In a heart-wrenching tragedy that unfolded on a fateful Thursday, August 31, a blaze tore through a building in the Joburg CBD, claiming the lives of 77 people and leaving countless others in a state of anguish. Within the walls of this ill-fated building, where squatters resided amidst perilous circumstances, the fire unleashed its merciless wrath, leaving behind a trail of unimaginable sorrow and suffering.

By Kimberly Mutandiro

Over 100 survivors of the 80 Albert Street inferno in downtown Johannesburg are sheltering at the Hofland Community Centre until alternative accommodation can be arranged.

Gift of the Givers has been assisting the families with food.

So far 77 people perished from the fire. We spoke to some of the survivors about family members they lost.

Smart John was 27

“I have never felt so lost in my life. My brother was a good man,” says Ali John, who lost his younger brother, Smart John, in the fire.

He last saw Smart on the morning of 30 August, the day before the fire.

Ali managed to escape from his room on the first floor, but he could not find his brother, who lived on the ground floor. Two of their friends and an aunt also perished in the fire.

The John brothers grew up in Mangochi, Malawi. Life in the village was hard, and in 2021, Smart decided to look for work in South Africa.

He found work in a shop and could send money to their family.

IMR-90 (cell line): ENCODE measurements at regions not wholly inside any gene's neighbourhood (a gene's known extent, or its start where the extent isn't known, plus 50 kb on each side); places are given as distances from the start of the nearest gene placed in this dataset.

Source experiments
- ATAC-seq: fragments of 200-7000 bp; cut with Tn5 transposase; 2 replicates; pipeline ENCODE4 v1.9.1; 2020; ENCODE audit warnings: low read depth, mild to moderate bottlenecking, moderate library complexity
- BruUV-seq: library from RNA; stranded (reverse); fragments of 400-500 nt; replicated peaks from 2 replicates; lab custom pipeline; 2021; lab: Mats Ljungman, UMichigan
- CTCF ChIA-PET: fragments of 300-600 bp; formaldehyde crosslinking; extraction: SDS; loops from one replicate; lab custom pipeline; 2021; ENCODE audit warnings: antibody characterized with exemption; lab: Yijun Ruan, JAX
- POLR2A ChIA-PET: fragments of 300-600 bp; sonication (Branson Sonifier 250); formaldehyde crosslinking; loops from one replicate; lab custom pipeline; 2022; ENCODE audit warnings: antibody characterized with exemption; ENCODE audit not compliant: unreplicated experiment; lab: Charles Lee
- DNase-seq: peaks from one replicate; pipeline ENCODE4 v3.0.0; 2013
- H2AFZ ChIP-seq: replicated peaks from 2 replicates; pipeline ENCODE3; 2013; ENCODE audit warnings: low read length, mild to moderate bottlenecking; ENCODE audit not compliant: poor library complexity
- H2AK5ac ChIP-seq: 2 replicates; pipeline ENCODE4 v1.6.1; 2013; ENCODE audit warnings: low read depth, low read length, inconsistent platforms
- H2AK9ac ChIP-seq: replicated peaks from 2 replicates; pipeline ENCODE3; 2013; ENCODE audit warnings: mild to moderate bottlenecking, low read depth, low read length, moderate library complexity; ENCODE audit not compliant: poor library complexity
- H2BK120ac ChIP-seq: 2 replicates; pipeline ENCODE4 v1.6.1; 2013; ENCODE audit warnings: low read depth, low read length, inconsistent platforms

Inspired by his brother, Ali followed Smart in April this year.

Together they opened a fruit and vegetable shop inside 80 Albert Street.

The brothers had big plans to uplift the family back home, and they took turns sending remittances. Ali also acquired land to build a home for his wife and three children in their village in Malawi.

“Everything was going well … Now he is gone,” says John.

Smart John was buried at a state-paid-for funeral on Monday.

Lukia Paudala and Cicila Lapken

Lukia Paudala, 34, had only been in South Africa for two weeks before the fire ended her life. She is survived by her cousin, Bester Kazembe. They grew up together in Machinga, Malawi.

Paudala sold amagwinya (vetkoek) in the building and sent money home. The family is trying to raise the funds to repatriate her remains. She is survived by her three children.

Paudala lived on a different floor in the building, and Kazembe could not find her on the night of the fire.

“My cousin and l came to South Africa to seek a better life so that we can look after our families back home. But we were yet to find work and things were not easy,” says Kazembe.

During the short time they were in the building, he says it felt like home because many occupants spoke the same language as him.

Paudala’s close friend, Cicilia Lapken, also died in the fire. The two were inseparable, says Kazembe.

Lapken is survived by her four children in Malawi.

Mammi Kaunda was 31

Mammi Kaunda, 31, had only been in South Africa for a month before the fire.

Her brother, Kenneth, had been in Johannesburg since June and was also struggling to find work.

They were both supported by their other brother, who works at Dragon City.

Kaunda says things are bad in Malawi, which is why they came to South Africa. However, he says, “My heart is in pain because I keep thinking that my sister would have been safer if she had remained at home in Malawi.”

Mammi is survived by her children in Machinga.

This article is republished from GroundUp under a Creative Commons license. Read the original article on

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